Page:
‘You’re Not Wanted in NASCAR’: Bubba Wallace’s Radio Hijacked During Race
The hateful message was broadcast on Wallace’s team radio shortly after he crossed the line at North Wilkesboro Speedway.
NASCAR team radio transmissions can get vulgar or intense in the heat of the moment, but outbursts of anger are usually limited to drivers, spotters, and crew chiefs in the pits. At Sunday's All-Star Race, however, an unknown party jumped on Bubba Wallace's frequency with a derogatory message.
As reported by Motorsport.com, the incident occurred shortly after Wallace passed the checkered flag at North Wilkesboro Speedway on Sunday. An unauthorized person was heard transmitting on Wallace's channel, which said “Go back to where you came from you asshole. You’re not wanted in NASCAR." After the incident, a spokesperson for 23XI Racing indicated that Wallace had not heard the comments, nor acknowledged them over the radio.
Racing-wise, though, it was a good day for Wallace, albeit with a bittersweet ending. He finished second behind Kyle Larson, who left with the $1 million prize from the winner-takes-all race. “It just wasn’t meant to be,” Wallace said in a video on Twitter, adding “We were the best of the rest, so I guess we can be proud about that.” He made no mention of the radio incident.
NASCAR has confirmed it is investigating the matter to determine the individuals involved and the manner in which they accessed Wallace's radio channel. While series like Formula 1 use advanced encrypted radios, it bears noting that NASCAR radio gear is decidedly more low-tech. This allows fans to listen in to the analog transmissions using simple radio scanners using frequency lists published online.
Based on that, it's plausible that an off-the-shelf UHF radio could have allowed a bad actor to transmit on Bubba Wallace's channel for less than $50. Wallace himself may not have heard the transmission, though. In crowded radio environments like a racetrack, it's common to use a system like CTCSS that requires the transmitting radio to append a series of coded tones at the start of each transmission. Without those tones, Wallace's radio wouldn't have let the transmission through. The tones can be captured and spoofed, but this basic technique is enough to prevent most unsophisticated users from interfering with team transmissions.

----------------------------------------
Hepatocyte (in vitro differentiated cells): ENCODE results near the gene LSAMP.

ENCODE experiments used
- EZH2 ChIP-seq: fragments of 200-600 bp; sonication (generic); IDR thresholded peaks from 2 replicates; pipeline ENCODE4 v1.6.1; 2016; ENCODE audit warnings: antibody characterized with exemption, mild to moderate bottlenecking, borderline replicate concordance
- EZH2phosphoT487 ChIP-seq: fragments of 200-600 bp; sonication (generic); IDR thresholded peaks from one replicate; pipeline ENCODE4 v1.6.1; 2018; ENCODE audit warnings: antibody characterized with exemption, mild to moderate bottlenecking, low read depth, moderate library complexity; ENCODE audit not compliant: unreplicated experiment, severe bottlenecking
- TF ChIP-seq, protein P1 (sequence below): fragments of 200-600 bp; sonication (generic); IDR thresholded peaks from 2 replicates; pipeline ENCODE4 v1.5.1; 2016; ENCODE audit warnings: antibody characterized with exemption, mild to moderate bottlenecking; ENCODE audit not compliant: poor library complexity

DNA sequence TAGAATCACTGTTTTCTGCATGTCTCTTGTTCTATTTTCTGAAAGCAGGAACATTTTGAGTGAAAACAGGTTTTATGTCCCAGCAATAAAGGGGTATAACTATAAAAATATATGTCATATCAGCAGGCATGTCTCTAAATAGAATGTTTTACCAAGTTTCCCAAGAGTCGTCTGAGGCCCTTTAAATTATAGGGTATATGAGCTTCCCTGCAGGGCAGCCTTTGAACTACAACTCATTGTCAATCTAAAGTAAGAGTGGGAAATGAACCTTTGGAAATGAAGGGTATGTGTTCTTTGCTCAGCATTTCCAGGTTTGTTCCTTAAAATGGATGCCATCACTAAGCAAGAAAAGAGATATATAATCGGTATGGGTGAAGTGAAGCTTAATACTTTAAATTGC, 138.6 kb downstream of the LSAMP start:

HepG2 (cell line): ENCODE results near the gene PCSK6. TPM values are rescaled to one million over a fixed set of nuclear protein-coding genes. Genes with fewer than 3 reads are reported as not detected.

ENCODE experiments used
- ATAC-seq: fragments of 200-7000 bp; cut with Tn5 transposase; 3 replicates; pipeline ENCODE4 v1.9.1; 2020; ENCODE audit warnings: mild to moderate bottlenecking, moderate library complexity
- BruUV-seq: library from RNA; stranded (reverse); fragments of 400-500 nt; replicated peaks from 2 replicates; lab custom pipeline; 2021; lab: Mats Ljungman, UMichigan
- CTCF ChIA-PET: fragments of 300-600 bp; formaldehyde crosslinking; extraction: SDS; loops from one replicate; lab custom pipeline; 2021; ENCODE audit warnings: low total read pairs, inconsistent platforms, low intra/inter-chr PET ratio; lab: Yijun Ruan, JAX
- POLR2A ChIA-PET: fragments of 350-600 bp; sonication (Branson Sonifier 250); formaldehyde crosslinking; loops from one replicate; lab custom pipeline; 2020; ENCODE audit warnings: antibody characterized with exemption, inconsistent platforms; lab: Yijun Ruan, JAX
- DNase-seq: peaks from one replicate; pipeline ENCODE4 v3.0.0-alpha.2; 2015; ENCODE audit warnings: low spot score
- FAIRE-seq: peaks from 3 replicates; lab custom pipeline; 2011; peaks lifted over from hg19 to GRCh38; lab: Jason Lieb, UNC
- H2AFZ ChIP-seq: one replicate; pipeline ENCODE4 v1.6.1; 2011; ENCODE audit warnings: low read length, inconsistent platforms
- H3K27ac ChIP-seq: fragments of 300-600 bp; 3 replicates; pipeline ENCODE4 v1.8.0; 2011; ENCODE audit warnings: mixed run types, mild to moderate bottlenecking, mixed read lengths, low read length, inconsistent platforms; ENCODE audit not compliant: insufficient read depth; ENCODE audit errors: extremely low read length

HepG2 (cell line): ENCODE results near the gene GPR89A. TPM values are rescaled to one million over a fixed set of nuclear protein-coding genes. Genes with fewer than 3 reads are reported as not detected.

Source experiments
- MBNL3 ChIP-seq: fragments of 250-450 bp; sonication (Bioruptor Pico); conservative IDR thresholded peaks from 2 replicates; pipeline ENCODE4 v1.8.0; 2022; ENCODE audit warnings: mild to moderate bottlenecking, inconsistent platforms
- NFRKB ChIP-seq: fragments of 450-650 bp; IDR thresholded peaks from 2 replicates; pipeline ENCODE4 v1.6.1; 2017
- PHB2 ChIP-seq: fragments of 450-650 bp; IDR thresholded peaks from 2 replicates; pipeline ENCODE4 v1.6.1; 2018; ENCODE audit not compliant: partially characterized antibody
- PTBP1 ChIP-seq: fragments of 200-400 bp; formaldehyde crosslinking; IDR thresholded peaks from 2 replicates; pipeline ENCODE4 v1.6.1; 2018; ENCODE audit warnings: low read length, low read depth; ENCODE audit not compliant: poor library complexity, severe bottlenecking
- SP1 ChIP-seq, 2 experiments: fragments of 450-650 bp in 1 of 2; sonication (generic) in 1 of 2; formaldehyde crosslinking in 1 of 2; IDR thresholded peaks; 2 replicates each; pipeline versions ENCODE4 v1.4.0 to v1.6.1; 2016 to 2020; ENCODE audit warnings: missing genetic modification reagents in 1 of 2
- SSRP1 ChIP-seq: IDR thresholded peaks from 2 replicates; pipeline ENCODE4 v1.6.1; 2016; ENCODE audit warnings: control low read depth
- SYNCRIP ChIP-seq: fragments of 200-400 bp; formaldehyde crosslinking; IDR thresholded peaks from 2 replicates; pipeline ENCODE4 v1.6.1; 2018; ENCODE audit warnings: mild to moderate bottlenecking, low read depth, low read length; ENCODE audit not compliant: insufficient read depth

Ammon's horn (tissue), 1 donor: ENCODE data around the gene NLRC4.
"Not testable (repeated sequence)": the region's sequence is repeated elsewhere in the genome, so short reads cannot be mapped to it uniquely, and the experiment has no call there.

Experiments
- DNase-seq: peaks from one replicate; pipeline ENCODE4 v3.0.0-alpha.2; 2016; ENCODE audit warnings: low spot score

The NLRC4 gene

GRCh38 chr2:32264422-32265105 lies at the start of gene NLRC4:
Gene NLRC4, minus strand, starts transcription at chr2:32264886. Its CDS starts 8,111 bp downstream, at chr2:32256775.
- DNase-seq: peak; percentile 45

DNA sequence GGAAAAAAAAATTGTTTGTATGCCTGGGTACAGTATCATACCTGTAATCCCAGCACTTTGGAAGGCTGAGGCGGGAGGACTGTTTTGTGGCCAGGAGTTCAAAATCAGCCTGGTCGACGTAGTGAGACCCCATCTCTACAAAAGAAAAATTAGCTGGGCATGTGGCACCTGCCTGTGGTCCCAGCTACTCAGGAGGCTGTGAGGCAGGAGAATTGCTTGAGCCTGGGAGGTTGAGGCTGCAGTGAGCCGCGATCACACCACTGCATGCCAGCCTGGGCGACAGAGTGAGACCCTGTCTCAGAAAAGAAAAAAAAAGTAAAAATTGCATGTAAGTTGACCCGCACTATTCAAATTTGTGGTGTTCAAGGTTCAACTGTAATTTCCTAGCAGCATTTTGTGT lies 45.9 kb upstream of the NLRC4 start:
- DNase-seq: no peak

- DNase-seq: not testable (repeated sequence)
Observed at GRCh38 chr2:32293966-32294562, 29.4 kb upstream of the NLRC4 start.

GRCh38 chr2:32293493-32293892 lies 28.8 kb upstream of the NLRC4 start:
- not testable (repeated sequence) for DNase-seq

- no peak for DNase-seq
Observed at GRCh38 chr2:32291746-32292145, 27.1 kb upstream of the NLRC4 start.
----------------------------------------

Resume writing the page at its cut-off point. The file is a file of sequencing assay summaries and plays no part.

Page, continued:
The series continues to take a careful stance given the acrimonious sentiments often displayed towards Wallace on social media. Wallace is currently the only Black driver racing full-time in NASCAR's top series. He's also only the second Black driver to win a race, after Wendell Scott back in 1964. Wallace himself been outspoken against racism in the sport, too. He openly backed NASCAR's move to ban the Confederate flag from races, and parted ways with a helmet designer who came out in support of the racist symbol.
It's not the first time the series has had to look into similar issues, either. In 2020, a noose was found tied in Wallace's garage. An FBI investigation into the matter found the garage pull rope had been tied in a hangman's knot the previous year before the stall was ever assigned to Wallace. Despite this, the incident led to a flare-up of abuse directed towards Wallace at the time.
If incidents like the above occur at other races, NASCAR may look to lock down its radio systems. It would be a shame for fans who love to tune in from the stands, but there's no room for abuse—especially when drivers are circulating at hundreds of miles an hour.
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